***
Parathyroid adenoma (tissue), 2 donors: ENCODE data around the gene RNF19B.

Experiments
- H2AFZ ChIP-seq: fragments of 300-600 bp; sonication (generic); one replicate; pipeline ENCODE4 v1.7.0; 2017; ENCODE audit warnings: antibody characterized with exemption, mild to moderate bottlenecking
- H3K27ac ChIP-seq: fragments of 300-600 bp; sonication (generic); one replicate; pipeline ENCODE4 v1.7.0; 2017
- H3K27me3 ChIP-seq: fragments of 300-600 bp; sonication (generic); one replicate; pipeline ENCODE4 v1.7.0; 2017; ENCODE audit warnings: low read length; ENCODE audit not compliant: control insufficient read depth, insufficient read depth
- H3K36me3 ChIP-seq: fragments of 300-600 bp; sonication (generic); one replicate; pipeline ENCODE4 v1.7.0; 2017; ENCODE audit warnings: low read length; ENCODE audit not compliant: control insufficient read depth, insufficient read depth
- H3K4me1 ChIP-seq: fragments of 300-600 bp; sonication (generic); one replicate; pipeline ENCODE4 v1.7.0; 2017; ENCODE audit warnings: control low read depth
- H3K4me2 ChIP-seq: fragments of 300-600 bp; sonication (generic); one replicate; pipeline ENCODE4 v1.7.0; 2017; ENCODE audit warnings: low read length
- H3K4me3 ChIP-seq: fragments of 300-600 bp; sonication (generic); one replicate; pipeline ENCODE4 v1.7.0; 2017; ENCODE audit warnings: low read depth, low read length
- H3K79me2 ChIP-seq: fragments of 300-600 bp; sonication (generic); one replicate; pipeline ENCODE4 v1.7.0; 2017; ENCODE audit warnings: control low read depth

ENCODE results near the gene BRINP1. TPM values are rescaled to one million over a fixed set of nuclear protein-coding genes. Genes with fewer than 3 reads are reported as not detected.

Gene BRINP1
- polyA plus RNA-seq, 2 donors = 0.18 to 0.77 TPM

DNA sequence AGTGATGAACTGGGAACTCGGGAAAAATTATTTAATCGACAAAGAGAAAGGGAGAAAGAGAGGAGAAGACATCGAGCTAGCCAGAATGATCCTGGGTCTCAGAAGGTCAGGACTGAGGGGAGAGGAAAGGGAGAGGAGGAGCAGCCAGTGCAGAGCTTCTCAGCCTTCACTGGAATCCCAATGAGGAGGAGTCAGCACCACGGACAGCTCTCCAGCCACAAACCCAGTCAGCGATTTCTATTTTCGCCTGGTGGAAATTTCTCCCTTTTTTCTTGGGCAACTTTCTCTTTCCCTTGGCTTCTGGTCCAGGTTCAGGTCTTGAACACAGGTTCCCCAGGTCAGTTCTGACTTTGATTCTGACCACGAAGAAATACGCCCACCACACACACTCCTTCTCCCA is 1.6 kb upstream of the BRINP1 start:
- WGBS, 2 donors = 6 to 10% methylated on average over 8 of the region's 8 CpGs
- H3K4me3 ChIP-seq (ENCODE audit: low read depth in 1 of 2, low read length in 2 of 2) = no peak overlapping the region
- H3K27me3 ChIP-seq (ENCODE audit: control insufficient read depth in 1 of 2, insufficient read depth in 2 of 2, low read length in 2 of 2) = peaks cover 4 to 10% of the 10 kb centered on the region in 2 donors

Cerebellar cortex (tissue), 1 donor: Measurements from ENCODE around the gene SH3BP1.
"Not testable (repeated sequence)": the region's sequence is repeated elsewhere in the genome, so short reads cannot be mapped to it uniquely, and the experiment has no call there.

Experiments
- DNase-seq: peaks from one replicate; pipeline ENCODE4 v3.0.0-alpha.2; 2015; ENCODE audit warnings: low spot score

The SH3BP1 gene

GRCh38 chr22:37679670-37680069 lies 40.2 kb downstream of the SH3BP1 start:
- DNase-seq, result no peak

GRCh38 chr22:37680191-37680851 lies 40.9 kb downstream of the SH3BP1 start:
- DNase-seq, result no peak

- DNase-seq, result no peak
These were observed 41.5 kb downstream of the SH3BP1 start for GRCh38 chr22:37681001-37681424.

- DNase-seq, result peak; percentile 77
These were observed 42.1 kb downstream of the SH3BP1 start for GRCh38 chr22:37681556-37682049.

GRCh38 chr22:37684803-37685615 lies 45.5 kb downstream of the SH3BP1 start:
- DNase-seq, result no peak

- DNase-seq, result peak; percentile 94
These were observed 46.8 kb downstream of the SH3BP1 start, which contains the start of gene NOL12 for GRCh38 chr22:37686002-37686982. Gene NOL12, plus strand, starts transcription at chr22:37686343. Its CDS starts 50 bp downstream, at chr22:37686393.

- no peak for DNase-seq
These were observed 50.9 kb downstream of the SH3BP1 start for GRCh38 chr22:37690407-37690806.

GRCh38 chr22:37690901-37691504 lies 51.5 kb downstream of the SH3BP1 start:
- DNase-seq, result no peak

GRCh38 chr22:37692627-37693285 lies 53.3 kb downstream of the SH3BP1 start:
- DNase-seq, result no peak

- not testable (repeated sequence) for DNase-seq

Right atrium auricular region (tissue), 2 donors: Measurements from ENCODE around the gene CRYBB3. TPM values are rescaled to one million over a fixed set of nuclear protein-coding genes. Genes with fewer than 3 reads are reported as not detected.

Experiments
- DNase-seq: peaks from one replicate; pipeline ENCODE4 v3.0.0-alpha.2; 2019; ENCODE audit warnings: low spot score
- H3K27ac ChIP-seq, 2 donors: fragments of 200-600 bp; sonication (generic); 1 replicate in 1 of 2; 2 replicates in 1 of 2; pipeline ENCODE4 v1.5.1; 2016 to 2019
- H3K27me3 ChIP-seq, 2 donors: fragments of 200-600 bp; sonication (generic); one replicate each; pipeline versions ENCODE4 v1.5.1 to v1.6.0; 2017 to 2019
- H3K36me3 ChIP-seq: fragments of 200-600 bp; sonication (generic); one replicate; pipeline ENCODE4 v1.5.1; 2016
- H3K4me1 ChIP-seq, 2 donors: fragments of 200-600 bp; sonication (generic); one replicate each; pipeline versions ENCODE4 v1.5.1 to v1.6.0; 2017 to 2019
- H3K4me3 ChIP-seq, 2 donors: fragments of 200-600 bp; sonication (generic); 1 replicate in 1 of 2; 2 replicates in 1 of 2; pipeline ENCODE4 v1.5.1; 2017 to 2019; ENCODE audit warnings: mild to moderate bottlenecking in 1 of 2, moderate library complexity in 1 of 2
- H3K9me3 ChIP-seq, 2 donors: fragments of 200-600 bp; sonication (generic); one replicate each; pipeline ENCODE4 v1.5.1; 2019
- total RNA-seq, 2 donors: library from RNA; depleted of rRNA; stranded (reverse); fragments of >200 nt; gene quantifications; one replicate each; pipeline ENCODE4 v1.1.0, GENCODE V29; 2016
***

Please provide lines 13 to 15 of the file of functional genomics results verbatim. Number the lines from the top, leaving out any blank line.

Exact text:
- polyA plus RNA-seq, 2 donors = 0.18 to 0.77 TPM

DNA sequence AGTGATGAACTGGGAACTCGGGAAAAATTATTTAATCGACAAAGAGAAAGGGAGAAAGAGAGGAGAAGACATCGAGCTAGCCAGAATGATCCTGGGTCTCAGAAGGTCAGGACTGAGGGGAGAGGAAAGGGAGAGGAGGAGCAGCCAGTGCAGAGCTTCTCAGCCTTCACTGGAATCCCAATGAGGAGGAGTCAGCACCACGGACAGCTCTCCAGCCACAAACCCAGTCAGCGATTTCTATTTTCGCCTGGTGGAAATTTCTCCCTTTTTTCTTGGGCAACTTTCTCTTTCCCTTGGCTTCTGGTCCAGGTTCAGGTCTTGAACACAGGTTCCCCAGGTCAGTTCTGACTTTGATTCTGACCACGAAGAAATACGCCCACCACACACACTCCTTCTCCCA is 1.6 kb upstream of the BRINP1 start:
- WGBS, 2 donors = 6 to 10% methylated on average over 8 of the region's 8 CpGs